By Lise Alves, Senior Contributing Reporter
SÃO PAULO, BRAZIL – Authorities in Brazil continued on Monday their attempt to contain a backlash of reactions about the investigation by the country’s federal police into tainted meat being sold in markets in Brazil and abroad.
With several countries already halting meat imports from Brazil, analysts say that the scandal would derail Brazil’s economic recovery.
As feared, major importers of Brazilian meats, such as China, the European Union, Chile and Korea announced on Monday morning a total or partial ban of meat imports from the South American country. Analysts say that this latest scandal is likely to be a major headache for the Temer Administration in the months to come.
“This has the potential to deliver a sizable hit to (Brazil’s) GDP,” said Neil Shearing Chief Emerging Markets Economist at Capital Economics. “As things stand, should the bans that have already been announced continue over a full year, Brazil is facing a potential loss of export revenues of about $3.5 billion. That’s the equivalent of about 0.2 percent of [its] GDP.” added the economist.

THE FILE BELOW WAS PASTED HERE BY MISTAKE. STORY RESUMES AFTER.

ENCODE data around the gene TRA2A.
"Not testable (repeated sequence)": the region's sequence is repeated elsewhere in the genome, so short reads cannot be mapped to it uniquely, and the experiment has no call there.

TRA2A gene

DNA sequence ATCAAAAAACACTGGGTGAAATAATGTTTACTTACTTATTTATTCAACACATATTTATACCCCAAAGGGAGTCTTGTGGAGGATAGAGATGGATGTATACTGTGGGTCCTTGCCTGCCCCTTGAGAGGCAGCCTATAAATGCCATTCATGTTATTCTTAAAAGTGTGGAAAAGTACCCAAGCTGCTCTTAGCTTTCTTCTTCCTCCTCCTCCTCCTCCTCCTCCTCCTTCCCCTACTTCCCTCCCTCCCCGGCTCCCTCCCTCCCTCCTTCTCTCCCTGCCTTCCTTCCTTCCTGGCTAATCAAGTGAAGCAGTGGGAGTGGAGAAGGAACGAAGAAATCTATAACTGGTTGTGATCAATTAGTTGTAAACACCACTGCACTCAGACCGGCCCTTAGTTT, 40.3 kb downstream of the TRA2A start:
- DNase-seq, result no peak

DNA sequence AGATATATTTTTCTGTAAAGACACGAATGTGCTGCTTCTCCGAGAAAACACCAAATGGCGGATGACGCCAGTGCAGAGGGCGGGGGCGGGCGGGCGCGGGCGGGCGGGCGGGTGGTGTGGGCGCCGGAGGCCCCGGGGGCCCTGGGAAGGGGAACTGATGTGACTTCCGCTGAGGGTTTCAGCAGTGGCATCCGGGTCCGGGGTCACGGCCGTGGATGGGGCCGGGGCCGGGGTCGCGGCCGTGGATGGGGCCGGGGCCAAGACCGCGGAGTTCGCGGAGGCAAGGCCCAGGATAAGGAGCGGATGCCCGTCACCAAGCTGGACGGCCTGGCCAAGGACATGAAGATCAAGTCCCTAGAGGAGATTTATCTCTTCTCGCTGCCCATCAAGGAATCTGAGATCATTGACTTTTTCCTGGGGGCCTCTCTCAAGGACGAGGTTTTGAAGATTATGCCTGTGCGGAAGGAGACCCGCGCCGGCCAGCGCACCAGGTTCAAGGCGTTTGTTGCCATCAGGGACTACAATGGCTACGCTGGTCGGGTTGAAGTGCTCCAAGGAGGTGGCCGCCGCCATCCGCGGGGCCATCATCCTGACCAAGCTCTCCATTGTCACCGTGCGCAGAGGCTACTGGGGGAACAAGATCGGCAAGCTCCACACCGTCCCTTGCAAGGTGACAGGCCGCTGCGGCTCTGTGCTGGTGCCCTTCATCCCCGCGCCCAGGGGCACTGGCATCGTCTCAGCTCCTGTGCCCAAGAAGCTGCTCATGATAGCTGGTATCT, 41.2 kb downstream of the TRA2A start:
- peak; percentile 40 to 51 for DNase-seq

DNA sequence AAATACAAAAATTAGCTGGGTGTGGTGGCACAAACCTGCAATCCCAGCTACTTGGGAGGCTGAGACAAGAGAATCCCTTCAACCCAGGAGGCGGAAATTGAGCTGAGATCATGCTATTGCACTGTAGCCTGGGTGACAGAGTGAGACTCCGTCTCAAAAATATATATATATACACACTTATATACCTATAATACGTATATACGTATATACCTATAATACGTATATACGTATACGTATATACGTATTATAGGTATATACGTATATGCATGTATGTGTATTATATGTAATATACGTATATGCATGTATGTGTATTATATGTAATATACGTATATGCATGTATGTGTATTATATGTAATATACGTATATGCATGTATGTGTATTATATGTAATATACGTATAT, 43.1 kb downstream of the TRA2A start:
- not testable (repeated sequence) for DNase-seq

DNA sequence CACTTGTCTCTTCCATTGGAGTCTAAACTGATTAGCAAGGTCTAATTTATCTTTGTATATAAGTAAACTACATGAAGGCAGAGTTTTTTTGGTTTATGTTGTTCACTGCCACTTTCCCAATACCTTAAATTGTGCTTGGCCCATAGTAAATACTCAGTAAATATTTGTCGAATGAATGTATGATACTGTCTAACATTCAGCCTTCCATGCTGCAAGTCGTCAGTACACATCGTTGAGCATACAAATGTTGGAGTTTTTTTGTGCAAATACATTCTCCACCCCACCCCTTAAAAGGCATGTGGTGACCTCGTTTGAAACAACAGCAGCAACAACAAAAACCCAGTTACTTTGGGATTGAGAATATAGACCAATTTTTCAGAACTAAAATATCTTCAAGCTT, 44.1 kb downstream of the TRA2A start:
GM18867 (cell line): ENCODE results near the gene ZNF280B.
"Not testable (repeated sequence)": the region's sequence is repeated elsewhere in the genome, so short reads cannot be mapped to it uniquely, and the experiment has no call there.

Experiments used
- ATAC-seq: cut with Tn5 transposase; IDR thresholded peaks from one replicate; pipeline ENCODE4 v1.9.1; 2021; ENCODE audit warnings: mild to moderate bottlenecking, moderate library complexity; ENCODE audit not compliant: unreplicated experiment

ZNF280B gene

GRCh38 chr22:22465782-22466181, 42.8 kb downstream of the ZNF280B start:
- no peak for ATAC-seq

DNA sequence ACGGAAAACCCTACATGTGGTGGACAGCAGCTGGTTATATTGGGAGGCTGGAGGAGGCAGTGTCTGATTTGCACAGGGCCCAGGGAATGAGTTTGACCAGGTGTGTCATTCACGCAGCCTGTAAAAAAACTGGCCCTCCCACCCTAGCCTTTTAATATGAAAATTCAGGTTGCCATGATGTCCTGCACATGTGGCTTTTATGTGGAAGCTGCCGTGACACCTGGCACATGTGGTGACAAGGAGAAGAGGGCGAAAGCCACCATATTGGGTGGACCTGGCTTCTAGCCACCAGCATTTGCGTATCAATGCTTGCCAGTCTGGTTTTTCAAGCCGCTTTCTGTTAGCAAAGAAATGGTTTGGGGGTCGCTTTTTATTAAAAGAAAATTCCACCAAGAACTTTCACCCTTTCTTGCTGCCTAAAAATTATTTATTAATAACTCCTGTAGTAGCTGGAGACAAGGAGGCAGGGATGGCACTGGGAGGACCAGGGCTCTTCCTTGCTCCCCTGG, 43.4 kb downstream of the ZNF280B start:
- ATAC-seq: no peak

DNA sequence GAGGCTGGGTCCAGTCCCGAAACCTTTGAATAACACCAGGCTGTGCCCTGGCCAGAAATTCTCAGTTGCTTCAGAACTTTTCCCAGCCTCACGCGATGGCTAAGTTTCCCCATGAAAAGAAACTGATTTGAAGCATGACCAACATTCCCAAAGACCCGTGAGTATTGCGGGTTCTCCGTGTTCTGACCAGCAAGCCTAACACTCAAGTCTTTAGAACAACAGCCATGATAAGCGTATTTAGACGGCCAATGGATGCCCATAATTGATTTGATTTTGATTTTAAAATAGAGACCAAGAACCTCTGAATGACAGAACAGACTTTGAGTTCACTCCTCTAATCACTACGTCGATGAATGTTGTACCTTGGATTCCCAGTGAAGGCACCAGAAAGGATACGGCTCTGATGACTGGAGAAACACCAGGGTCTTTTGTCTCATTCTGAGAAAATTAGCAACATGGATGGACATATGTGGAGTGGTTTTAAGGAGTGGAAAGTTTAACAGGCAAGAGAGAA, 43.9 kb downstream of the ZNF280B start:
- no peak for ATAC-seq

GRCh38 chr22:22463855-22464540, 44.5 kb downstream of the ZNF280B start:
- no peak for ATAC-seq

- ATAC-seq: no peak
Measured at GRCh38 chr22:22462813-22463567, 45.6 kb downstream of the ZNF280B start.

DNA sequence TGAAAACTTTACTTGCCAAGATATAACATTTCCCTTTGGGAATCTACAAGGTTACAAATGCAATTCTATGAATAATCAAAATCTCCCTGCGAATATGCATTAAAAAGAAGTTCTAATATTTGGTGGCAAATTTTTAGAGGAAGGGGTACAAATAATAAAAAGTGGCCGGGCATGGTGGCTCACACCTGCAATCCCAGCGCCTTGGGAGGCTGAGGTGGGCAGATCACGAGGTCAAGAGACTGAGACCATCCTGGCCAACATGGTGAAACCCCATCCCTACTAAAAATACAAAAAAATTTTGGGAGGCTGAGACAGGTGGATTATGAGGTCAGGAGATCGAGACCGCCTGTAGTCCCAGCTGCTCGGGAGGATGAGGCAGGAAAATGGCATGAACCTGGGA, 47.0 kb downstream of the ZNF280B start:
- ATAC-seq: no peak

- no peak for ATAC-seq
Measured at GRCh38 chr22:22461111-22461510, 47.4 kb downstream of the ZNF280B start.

According to Shearing if other countries follow suit and also ban Brazilian meat imports, the total hit to the country’s GDP could be as high as 0.5 percent.
After a two-year investigation, federal authorities arrested on Friday, March 17th, thirty people involved with the tainted meat scandal, raided more than a dozen processing businesses and shut down a poultry-processing unit and two meat-processing plants.
Authorities set up a crisis management team with Brazil’s Agriculture Minister, Blairo Maggi and his team holding video conferences with foreign animal sanitary agencies to explain the situation.
On Sunday President Michel Temer convened an emergency meeting with foreign representatives and even took a group of ambassadors out to dinner to a churrascaria, typical Brazilian steakhouse.
According to Shearing the size of the scandal and the duration of the import ban now depends on Brazil’s capacity to handle the crisis and if “Brazil’s government and major food companies can provide adequate assurance as to the quality of the country’s meat exports”.
The longer it lasts, the more the country’s GDP will suffer and the longer it will be for the country to finally come out of one of the worst economic recession in its history.